Product Condenser

I strongly suggest including a Liebig condenser to cool the output liquid before collection in glass jars. The Liebig is simply a larger pipe with cool flowing water surrounding the product output pipe. A 50cm Liebig is more than enough for this build and it can be run vertically down the side of the main column with a couple of supports for strength. This link has some good diagrams showing how this type of condenser works. http://aussiedistiller.com.au/viewtopic ... ild#p23570 . A Liebig provides a safer product output that can also be immediately measured with an alcohol meter in a parrot.

Coolant should enter the bottom of the product condenser Liebig then flow to the condensing coil before returning to your coolant tank.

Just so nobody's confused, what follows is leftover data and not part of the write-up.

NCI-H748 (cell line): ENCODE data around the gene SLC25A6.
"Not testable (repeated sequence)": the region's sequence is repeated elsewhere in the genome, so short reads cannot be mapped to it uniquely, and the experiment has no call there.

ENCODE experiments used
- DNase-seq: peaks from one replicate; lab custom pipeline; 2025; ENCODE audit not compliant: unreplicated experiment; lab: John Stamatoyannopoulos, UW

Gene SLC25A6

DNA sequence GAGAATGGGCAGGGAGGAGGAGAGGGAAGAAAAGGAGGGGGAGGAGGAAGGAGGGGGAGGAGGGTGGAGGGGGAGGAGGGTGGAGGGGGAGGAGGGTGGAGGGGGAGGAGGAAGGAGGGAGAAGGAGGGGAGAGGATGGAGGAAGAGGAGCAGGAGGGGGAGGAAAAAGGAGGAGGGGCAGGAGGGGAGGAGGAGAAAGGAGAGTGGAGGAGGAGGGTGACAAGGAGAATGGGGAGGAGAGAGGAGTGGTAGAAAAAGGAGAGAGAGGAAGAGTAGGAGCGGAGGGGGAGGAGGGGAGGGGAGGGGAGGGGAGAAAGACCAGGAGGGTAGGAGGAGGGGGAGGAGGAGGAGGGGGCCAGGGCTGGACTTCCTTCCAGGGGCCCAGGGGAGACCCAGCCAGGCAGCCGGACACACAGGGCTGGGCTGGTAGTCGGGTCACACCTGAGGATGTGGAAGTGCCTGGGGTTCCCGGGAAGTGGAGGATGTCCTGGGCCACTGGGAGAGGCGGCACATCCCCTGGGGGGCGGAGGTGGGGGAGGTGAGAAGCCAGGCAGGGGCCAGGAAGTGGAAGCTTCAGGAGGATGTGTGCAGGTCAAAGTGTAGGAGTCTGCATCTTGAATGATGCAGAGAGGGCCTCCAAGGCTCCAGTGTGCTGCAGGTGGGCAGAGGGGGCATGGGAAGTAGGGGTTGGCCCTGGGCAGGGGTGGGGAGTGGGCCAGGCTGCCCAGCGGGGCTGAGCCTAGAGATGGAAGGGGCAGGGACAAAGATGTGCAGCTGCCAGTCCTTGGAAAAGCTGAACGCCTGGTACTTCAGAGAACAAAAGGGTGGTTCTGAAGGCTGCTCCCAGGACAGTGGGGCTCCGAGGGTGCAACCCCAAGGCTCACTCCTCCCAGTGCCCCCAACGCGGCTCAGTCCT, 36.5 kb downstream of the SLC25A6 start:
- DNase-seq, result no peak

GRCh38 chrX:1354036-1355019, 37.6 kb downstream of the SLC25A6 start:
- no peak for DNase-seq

Heating

I suggest a cheap gas burner for this setup. If you pay attention to your still and run it outside then gas is a safe option. A 2 ring burner outputting 12MJ per hour is sufficient to heat and run a 32L pot.

IMG_1356.JPG


Column Packing

There are many options and suggestions for column packing. If making neutral spirits the aim is to maximize the surface area in your column for this I suggest structured copper mesh. This mesh can be found online at homebrew/distiller sites, it is also sold as a pest barrier. If purchasing as a pest barrier be sure the product is 100% copper untreated. An easy alternative is large stainless steel scrubbers from a hardware store. Raschig rings, marbles etc… are not ideal due to weight and cost. Most utilize copper over stainless as it is said to remove sulfides from the product.